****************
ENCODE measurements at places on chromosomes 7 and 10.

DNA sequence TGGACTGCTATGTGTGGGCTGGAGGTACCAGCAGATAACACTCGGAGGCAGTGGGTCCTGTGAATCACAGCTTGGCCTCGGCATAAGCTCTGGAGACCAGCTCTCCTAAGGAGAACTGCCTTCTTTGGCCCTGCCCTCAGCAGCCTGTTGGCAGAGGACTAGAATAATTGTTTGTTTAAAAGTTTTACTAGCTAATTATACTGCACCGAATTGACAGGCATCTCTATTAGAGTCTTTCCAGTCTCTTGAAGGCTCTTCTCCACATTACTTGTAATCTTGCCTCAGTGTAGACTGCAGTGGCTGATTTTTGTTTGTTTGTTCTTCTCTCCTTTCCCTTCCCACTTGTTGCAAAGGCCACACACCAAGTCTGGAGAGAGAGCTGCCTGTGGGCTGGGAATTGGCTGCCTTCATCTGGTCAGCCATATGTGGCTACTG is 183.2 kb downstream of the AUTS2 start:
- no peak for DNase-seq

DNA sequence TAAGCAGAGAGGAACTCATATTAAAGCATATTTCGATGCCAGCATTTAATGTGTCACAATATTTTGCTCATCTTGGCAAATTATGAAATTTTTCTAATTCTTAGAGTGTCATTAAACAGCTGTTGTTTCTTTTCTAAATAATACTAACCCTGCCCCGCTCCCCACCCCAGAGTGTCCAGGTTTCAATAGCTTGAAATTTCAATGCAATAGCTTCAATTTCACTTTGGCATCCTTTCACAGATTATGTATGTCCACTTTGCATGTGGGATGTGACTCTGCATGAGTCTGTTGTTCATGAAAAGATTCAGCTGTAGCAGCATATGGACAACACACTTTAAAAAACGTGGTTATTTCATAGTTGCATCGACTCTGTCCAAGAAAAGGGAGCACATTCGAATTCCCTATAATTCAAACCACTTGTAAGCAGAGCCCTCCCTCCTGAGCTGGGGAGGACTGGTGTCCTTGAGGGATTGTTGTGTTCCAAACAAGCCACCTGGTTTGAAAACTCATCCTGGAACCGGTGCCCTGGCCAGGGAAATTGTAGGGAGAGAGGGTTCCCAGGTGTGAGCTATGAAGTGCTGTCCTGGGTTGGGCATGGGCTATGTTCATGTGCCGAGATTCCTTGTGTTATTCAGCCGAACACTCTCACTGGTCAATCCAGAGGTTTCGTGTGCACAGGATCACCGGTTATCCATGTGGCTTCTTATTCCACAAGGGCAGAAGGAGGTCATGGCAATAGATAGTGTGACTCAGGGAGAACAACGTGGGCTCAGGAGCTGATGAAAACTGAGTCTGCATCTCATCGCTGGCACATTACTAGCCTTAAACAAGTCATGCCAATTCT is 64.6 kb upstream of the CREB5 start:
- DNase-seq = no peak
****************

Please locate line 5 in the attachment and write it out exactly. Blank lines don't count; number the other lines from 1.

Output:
- DNase-seq = no peak